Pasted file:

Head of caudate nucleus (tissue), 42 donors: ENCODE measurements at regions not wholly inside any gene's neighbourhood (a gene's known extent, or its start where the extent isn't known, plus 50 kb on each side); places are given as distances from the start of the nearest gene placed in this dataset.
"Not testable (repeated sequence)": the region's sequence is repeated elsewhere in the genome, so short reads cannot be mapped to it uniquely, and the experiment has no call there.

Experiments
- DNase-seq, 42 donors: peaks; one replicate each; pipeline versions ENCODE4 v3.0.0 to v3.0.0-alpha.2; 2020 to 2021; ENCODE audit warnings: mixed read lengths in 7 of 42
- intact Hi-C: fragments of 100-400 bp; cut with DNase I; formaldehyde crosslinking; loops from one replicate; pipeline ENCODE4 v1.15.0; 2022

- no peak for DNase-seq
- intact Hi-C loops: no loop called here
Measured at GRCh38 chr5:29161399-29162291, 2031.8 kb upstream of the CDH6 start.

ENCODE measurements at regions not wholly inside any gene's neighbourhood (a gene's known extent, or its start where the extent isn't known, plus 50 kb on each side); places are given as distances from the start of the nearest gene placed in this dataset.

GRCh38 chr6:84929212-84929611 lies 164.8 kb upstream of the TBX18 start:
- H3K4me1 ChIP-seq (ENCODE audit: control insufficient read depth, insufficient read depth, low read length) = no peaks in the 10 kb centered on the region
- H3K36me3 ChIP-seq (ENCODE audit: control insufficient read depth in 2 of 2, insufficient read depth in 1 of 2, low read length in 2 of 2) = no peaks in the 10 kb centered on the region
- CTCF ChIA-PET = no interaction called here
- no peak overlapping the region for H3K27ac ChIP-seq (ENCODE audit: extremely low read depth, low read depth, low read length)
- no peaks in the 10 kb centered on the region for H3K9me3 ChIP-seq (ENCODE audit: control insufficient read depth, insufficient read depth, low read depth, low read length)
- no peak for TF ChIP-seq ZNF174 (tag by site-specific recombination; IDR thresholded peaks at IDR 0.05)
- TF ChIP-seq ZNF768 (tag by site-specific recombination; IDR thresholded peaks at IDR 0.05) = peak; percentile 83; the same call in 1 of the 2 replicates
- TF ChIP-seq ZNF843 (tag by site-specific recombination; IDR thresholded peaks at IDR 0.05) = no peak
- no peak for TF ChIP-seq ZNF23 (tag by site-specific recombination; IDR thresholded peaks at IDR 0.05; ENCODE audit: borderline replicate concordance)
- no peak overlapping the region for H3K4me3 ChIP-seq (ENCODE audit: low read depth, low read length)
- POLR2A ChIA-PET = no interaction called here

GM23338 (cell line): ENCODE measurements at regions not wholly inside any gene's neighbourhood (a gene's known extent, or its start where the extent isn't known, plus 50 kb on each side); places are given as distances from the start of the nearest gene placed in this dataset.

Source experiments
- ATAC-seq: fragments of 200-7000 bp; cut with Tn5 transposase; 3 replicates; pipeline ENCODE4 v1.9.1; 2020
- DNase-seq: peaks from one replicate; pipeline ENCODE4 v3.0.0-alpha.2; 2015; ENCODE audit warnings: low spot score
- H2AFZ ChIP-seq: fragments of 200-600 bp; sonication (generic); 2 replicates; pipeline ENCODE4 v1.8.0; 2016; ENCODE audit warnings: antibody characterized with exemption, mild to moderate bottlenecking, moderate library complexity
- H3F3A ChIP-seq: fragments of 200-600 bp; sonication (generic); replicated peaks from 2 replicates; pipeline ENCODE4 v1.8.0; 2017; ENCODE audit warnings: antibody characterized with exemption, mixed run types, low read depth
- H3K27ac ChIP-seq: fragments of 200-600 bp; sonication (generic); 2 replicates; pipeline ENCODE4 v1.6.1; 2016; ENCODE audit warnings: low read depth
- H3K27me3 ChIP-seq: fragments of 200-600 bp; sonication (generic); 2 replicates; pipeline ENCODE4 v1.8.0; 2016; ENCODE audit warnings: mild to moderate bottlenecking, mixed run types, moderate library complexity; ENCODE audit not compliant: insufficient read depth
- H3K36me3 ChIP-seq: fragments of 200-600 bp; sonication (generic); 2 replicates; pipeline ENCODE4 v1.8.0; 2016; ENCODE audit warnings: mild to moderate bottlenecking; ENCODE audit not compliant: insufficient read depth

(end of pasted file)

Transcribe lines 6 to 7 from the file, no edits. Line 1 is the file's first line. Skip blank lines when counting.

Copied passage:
- no peak for DNase-seq
- intact Hi-C loops: no loop called here